An SOA odyssey

Thursday, December 15, 2005

Using NLB

One of the design requirements for our service-oriented infrastructure was to support a scale out architecture. For our needs we chose to use Microsoft's Network Load Balancing (NLB) system.

Early on we created a reference architecture in order to test the integration between our various components including EDAF services, BizTalk 2004, legacy ASP code, and Ultimus BPM 7.1. In our test environment we set up two clusters, one for the EDAF services and one for the Ultimus services.

In the reference architecture simple tests of both the EDAF services cluster and the Ultimus cluster were performed. In the case of the former 200 requests were sent through one of our orchestrations which ended up invoking our constituent service via the service agent framework we devleoped. In the case of the latter 50 requests that created Ultimus incidents through our facade service at a time were spawned by a test harness. In both cases the tests (using performance monitor) revealed that all requests from a particular client were being serviced by one machine in the cluster. The machines servicing those requests were the servers that had the higher priority set in the NLB configuration in the Host Parameters tab.

NLB settings were then reconfigured from single to "no affinity" and balancing load at 50% in the port rules from within the NLB UI. Tests were then re-executed with no difference in the results.

Details regarding the Microsoft NLB algorithm were consulted. The important paragraph of this document is:

"When inspecting an arriving packet, all hosts simultaneously perform a mapping to quickly determine which host should handle the packet. The mapping uses a randomization function that calculates a host priority based on their IP address, port, and other information. The corresponding host forwards the packet up the network stack to TCP/IP, and the other cluster hosts discard it. The mapping remains unchanged unless the membership of cluster hosts changes, ensuring that a given clients IP address and port will always map to the same cluster host. However, the particular cluster host to which the clients IP address and port map cannot be predetermined since the randomization function takes into account the current and past clusters membership to minimize remappings."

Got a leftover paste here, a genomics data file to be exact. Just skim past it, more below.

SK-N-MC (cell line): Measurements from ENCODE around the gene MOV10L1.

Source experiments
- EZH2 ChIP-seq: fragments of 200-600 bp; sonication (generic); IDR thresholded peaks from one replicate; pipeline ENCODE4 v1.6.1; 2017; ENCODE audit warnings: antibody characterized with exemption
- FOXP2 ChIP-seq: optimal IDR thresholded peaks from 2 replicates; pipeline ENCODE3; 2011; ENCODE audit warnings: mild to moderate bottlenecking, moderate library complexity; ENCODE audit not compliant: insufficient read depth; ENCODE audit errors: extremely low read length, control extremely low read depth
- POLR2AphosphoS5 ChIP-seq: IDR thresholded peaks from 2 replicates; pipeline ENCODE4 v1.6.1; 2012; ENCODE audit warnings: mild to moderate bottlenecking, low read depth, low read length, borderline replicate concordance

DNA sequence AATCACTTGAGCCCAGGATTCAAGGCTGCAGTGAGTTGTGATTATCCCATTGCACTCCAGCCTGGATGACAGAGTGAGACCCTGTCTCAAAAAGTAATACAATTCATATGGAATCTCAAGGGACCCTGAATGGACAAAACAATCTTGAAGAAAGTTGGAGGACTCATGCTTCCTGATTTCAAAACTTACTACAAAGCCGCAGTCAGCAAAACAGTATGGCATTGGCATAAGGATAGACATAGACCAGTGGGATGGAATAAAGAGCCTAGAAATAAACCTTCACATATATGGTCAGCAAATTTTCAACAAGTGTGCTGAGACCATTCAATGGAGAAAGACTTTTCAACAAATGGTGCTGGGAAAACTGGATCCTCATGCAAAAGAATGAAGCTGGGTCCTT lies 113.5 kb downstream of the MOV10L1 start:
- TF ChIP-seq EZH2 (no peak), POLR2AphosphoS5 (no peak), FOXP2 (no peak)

In other words, when “no affinity” is set, the host that services an incoming request is determined by the IP address and client port number in a deterministic fashion based on a randomization algorithm and the number of servers in the cluster.

As a result we looked into how client port numbers are generated on client machines.

It turned out that within our Service Agent framework we have a ServiceAgentBase class from which all servicce agents are derived. Within this class requests are executed using the SoapHttpWebClient class. Internal to this class the following code is in the constructor.

public SoapHttpWebClient(string requestUri)
_requestUri = requestUri;
_httpWebRequest = (HttpWebRequest)HttpWebRequest.Create(requestUri);
_httpWebRequest.KeepAlive = false;
_httpWebRequest.Method = "POST";
_httpWebRequest.ContentType = "text/xml;charset=\"utf-8\"";
_httpWebRequest.Accept = "text/xml";

Tests using a throw away application and a network monitor utility revealed that requests were load balanced when the System.Net.Sockets.TcpClient was used to generate the requests but not when HttpWebRequest was used as in the constructor code above. This was the case since using TcpClient generates a new connection and therefore a unique port number for each request.

However, by adding the following line of code to the constructor above…

_httpWebRequest.KeepAlive = false;

the HttpWebRequest class creates a new connection for each request which allows the TCP stack on the machine to assign a unique port number to the request. Making this change to the SoapHttpWebClient entails a slight performance penalty on the client machine since connections cannot be reused. As a result, we added a configuration setting, <KeepAlives> to the configuration section for the service agent so that clients have the option of using this setting (with the default set to false).


Blogger qrswave said...

I'd love to make a substantive comment.

too bad I'm clueless...:)

thanks for stopping by my blog!

2:48 PM


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